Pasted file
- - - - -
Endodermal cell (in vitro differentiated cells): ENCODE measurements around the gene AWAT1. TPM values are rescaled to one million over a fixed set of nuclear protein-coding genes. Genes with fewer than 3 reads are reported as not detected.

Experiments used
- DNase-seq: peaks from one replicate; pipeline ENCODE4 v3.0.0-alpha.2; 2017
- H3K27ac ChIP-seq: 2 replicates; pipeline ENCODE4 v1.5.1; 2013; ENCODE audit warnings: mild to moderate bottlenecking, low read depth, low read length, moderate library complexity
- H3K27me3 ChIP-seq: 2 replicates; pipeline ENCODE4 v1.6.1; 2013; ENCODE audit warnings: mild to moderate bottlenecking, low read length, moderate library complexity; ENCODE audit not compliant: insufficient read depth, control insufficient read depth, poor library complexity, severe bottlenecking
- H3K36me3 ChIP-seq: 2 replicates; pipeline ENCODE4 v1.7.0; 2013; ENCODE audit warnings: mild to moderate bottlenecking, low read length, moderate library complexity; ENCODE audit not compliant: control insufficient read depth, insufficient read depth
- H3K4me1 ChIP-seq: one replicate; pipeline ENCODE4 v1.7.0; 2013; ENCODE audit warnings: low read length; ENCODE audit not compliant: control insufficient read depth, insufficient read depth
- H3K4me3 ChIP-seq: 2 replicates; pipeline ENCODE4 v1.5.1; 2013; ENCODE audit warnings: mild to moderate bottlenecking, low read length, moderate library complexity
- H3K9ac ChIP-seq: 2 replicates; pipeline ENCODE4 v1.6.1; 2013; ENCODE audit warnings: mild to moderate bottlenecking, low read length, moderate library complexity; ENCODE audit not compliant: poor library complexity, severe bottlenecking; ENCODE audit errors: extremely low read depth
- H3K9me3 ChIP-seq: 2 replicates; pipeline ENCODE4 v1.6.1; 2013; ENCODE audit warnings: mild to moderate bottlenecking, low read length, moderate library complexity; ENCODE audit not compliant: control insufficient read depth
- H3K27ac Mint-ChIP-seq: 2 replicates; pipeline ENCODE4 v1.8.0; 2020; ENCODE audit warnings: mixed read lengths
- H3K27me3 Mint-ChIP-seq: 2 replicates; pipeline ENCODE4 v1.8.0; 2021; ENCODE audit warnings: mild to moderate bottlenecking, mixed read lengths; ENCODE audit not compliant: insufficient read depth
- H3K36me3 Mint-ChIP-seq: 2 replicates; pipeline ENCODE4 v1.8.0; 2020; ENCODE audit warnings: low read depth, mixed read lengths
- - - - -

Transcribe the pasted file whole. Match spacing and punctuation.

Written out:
Endodermal cell (in vitro differentiated cells): ENCODE measurements around the gene AWAT1. TPM values are rescaled to one million over a fixed set of nuclear protein-coding genes. Genes with fewer than 3 reads are reported as not detected.

Experiments used
- DNase-seq: peaks from one replicate; pipeline ENCODE4 v3.0.0-alpha.2; 2017
- H3K27ac ChIP-seq: 2 replicates; pipeline ENCODE4 v1.5.1; 2013; ENCODE audit warnings: mild to moderate bottlenecking, low read depth, low read length, moderate library complexity
- H3K27me3 ChIP-seq: 2 replicates; pipeline ENCODE4 v1.6.1; 2013; ENCODE audit warnings: mild to moderate bottlenecking, low read length, moderate library complexity; ENCODE audit not compliant: insufficient read depth, control insufficient read depth, poor library complexity, severe bottlenecking
- H3K36me3 ChIP-seq: 2 replicates; pipeline ENCODE4 v1.7.0; 2013; ENCODE audit warnings: mild to moderate bottlenecking, low read length, moderate library complexity; ENCODE audit not compliant: control insufficient read depth, insufficient read depth
- H3K4me1 ChIP-seq: one replicate; pipeline ENCODE4 v1.7.0; 2013; ENCODE audit warnings: low read length; ENCODE audit not compliant: control insufficient read depth, insufficient read depth
- H3K4me3 ChIP-seq: 2 replicates; pipeline ENCODE4 v1.5.1; 2013; ENCODE audit warnings: mild to moderate bottlenecking, low read length, moderate library complexity
- H3K9ac ChIP-seq: 2 replicates; pipeline ENCODE4 v1.6.1; 2013; ENCODE audit warnings: mild to moderate bottlenecking, low read length, moderate library complexity; ENCODE audit not compliant: poor library complexity, severe bottlenecking; ENCODE audit errors: extremely low read depth
- H3K9me3 ChIP-seq: 2 replicates; pipeline ENCODE4 v1.6.1; 2013; ENCODE audit warnings: mild to moderate bottlenecking, low read length, moderate library complexity; ENCODE audit not compliant: control insufficient read depth
- H3K27ac Mint-ChIP-seq: 2 replicates; pipeline ENCODE4 v1.8.0; 2020; ENCODE audit warnings: mixed read lengths
- H3K27me3 Mint-ChIP-seq: 2 replicates; pipeline ENCODE4 v1.8.0; 2021; ENCODE audit warnings: mild to moderate bottlenecking, mixed read lengths; ENCODE audit not compliant: insufficient read depth
- H3K36me3 Mint-ChIP-seq: 2 replicates; pipeline ENCODE4 v1.8.0; 2020; ENCODE audit warnings: low read depth, mixed read lengths